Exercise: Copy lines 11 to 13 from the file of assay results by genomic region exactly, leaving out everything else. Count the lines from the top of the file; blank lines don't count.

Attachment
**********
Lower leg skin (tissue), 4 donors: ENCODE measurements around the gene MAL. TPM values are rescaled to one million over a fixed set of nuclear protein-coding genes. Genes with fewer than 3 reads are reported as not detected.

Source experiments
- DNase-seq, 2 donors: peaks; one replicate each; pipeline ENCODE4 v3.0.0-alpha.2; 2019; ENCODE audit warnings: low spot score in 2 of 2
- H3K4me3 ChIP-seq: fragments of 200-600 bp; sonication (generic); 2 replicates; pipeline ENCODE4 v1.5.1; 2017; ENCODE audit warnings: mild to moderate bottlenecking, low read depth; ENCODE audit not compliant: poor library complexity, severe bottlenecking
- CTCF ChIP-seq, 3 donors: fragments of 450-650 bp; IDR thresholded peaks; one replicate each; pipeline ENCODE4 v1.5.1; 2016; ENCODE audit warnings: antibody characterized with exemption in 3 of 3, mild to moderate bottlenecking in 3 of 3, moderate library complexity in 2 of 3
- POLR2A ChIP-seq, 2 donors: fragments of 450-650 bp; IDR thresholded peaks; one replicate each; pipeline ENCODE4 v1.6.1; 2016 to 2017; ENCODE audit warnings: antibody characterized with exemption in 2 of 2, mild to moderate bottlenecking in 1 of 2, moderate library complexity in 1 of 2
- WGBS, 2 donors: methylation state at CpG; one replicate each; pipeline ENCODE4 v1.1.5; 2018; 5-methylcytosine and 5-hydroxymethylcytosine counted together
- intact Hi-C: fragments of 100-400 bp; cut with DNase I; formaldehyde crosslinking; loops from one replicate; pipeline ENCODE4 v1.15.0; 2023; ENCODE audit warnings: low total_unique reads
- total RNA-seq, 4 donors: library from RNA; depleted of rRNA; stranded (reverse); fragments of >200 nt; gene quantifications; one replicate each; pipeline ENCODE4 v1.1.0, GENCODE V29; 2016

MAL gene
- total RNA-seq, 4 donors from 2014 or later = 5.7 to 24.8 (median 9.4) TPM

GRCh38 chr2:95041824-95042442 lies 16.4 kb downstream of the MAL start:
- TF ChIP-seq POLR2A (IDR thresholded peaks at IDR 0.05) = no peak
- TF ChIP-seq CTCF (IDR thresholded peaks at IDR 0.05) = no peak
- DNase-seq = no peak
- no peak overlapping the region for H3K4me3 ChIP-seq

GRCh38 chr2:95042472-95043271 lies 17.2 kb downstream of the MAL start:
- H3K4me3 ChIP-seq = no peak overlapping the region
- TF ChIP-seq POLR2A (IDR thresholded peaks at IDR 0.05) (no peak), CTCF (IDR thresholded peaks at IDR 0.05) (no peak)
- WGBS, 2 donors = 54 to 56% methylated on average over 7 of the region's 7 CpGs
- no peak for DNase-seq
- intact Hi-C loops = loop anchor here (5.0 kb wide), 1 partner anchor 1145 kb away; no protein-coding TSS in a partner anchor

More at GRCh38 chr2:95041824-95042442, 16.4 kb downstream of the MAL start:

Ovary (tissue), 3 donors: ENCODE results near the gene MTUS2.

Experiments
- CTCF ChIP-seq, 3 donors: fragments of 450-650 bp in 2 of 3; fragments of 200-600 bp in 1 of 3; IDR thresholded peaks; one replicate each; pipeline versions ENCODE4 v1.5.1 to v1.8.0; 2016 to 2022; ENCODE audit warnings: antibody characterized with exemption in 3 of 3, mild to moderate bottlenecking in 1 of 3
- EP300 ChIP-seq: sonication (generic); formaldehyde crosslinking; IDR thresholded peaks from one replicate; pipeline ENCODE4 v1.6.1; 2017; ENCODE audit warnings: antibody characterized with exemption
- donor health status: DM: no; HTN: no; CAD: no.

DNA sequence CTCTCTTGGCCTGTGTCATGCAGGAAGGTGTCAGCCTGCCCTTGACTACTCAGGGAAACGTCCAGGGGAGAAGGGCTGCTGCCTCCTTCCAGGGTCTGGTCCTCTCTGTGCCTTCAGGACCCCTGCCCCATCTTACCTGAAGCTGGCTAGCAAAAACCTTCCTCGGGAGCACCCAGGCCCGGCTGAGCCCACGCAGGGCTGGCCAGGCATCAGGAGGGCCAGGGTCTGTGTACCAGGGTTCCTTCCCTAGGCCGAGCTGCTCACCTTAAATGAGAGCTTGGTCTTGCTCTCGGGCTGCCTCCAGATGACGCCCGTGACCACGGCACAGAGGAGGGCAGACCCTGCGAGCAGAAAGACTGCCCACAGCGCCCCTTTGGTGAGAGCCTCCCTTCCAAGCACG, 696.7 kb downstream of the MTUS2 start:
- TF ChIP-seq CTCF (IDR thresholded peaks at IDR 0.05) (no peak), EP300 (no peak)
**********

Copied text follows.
- total RNA-seq, 4 donors from 2014 or later = 5.7 to 24.8 (median 9.4) TPM

GRCh38 chr2:95041824-95042442 lies 16.4 kb downstream of the MAL start:
- TF ChIP-seq POLR2A (IDR thresholded peaks at IDR 0.05) = no peak